Fidel Castro was a no-show on May Day, missing his third straight major public event and disappointing hundreds of thousands of marchers who were forced to settle for an appearance by his stodgy younger brother and a message in the form of a wandering essay about ethanol.

Top officials in Cuba and throughout the region have long insisted that the island's "maximum leader" is recuperating from emergency intestinal surgery, and has even reassumed some of the duties he left when he temporally stepped aside on July 31.

But nine months and counting without a public appearance has some wondering whether repeated assurances that Castro's health is improving are aimed more at reassuring the 80-year-old patient and his supporters than accurately depicting his condition.

And, even if Castro is no longer at death's door, will he ever be well enough to be seen in public again — much less be up to running a country?

"We are still where we were," said Wayne Smith, the former head of the American mission in Havana. "They say his recovery is satisfactory. But all these months later he cannot even make an appearance on May Day."

Smith said that it "now seems more unlikely than before that he will fully resume the presidency."

"And the more time that passes, the more unlikely it seems," he added.

Tuesday marked just the third time since leading the Cuban revolution in January 1959 that Castro missed his country's sweeping International Workers' Day festivities, where a sea of marchers in red and white T-shirts flooded Havana's Revolution Plaza.

But it was also the third big event Castro has missed since last summer, when he announced his illness and ceded power to a caretaker government led by his brother Raul, the 75-year-old defense minister.

It was Raul who presided over the Nonaligned Summit in September and a major military parade — that doubled as a late celebration of Fidel's 80th birthday — in December.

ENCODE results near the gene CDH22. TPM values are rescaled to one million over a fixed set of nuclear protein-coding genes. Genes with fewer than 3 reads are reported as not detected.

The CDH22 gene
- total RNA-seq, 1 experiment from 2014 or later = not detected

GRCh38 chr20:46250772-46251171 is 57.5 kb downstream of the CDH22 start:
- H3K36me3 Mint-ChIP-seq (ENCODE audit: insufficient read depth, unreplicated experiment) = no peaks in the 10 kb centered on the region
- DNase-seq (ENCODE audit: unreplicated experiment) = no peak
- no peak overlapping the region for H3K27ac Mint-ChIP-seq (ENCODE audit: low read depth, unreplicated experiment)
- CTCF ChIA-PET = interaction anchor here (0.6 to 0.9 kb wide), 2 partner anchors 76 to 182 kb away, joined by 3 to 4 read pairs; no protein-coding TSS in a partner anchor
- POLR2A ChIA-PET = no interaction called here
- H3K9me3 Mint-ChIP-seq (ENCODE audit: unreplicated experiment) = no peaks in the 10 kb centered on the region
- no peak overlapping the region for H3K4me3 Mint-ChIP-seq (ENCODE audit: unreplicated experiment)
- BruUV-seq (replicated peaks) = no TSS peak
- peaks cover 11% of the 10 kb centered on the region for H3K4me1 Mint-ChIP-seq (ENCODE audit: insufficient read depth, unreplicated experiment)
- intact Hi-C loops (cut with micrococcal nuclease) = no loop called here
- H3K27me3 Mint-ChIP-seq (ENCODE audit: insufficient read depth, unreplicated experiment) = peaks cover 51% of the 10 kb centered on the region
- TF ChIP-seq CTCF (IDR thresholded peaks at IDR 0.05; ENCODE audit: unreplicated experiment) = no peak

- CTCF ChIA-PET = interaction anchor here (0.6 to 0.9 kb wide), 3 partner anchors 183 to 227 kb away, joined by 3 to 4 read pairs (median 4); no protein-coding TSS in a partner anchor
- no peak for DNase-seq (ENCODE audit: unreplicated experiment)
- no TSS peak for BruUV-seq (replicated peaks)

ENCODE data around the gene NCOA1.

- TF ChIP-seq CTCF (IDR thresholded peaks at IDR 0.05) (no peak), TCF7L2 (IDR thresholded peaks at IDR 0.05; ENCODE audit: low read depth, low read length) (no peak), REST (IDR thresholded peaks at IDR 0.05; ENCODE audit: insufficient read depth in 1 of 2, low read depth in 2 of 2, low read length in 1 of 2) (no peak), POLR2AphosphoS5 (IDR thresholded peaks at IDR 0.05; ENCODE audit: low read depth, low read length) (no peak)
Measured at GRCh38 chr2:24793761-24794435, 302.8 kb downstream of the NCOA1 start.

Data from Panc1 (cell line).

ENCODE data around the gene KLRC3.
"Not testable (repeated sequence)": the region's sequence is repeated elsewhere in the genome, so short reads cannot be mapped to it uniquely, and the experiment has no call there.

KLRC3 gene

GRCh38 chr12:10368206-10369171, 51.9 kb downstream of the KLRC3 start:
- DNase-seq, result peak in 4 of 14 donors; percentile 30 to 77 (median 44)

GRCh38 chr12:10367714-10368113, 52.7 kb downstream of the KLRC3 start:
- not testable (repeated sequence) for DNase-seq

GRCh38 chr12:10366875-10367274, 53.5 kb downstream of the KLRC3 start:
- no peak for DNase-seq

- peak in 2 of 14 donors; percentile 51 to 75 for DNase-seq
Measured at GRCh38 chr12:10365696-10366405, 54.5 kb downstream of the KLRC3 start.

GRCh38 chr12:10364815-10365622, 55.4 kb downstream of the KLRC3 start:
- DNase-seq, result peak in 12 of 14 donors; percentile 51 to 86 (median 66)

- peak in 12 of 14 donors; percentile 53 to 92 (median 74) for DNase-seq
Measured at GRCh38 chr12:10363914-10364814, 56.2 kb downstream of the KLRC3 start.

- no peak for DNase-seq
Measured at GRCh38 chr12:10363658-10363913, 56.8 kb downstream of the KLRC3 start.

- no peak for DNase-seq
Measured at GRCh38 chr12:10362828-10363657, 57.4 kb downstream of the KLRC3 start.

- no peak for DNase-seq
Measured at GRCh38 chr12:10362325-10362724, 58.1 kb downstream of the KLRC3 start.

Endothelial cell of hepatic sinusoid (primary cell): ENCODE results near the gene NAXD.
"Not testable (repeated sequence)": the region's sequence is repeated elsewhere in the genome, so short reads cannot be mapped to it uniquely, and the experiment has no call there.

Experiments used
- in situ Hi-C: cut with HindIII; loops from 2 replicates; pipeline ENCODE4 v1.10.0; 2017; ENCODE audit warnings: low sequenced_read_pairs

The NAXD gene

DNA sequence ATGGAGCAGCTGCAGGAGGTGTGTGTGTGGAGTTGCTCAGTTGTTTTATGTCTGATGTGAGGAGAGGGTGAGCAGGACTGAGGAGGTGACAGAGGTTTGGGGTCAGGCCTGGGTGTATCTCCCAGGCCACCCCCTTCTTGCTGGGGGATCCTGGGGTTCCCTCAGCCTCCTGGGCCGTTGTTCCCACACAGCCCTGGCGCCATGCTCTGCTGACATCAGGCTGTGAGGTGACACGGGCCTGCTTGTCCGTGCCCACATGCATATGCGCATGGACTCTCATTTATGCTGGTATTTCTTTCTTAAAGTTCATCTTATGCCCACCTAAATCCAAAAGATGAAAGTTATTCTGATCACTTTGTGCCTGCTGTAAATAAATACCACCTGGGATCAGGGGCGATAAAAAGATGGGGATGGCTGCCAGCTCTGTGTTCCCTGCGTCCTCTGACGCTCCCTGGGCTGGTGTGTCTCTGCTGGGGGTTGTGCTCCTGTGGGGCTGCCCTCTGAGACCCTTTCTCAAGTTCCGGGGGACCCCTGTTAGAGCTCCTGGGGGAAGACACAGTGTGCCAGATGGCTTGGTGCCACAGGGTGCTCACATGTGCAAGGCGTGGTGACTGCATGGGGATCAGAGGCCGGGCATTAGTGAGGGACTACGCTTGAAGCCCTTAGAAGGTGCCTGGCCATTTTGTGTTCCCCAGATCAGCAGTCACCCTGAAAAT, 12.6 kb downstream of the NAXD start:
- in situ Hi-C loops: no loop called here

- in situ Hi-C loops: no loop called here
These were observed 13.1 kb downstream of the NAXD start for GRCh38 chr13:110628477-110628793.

Wearing his typical olive-green uniform, the younger Castro was the reluctant center of attention again Tuesday, standing stiffly and smiling on a platform beneath a towering statute of Cuban independent leader Jose Marti.

He occasionally waved as marchers streamed past, clutching plastic Cuban flags, portraits of both Castro brothers and banners denouncing U.S. "imperialism." They protested the recent decision to free on bond anti-communist militant Luis Posada Carriles, pending his trial on U.S. immigration charges. Havana accuses the Cuban-born Posada of orchestrating a 1976 airliner bombing that killed 73 people — a charge he denies.

Signs and banners everywhere Tuesday demanded "Prison for the Executioner" and accused the U.S. government of a double standard on terrorism in the Posada case.

Marchers also clamored for the release of five Cuban spies imprisoned in the U.S. for being unregistered foreign agents, calling them heroes who were merely protecting their country from violent exile groups.

Cuba's top union leader Salvador Valdes signaled at the start of Tuesday's festivities that Castro wasn't coming.

"A speedy recovery and lots of health, dear Fidel," Valdes said.

Castro has looked on his way to recovery — appearing stronger in recent photos and videos released by government news outlets — and his close friend and ally, Venezuelan President Hugo Chavez, said Sunday that he was "back in charge."

But Castro released a rambling and seemingly off-topic statement Monday night, his fourth in recent weeks which laid into a U.S. plan to use food crops to produce ethanol for American cars. He spent more words dismissing a perceived growing feud between himself and the leftist government of Brazilian President Luiz Inacio Lula da Silva than May Day.

Although Cuban life is little changed under Raul, loyalists missed the energy Fidel brought to events like May Day.

"Everyone wanted to see him, but it's good that he recovers completely. Now the revolution is continuing with Raul," said 68-year-old hotel worker Victor Reyes, who was among the marchers.

Phil Peters, Cuba specialist for the Lexington Institute, a Washington-area think tank, said Castro could still make a public appearance soon — but one that doesn't revolve around an hours-long parade in the hot morning sun.

"My guess is that, given how long it has been, that his first appearance would be indoors," Peters said.

Whether Castro appears soon in public or not, the question seems to be less pressing for some Cubans than it once was — as the idea of major events without their former leader sinks in further.

"He is not here at the Plaza," worker Gloria Neme said Tuesday, "but he's present here in our hearts."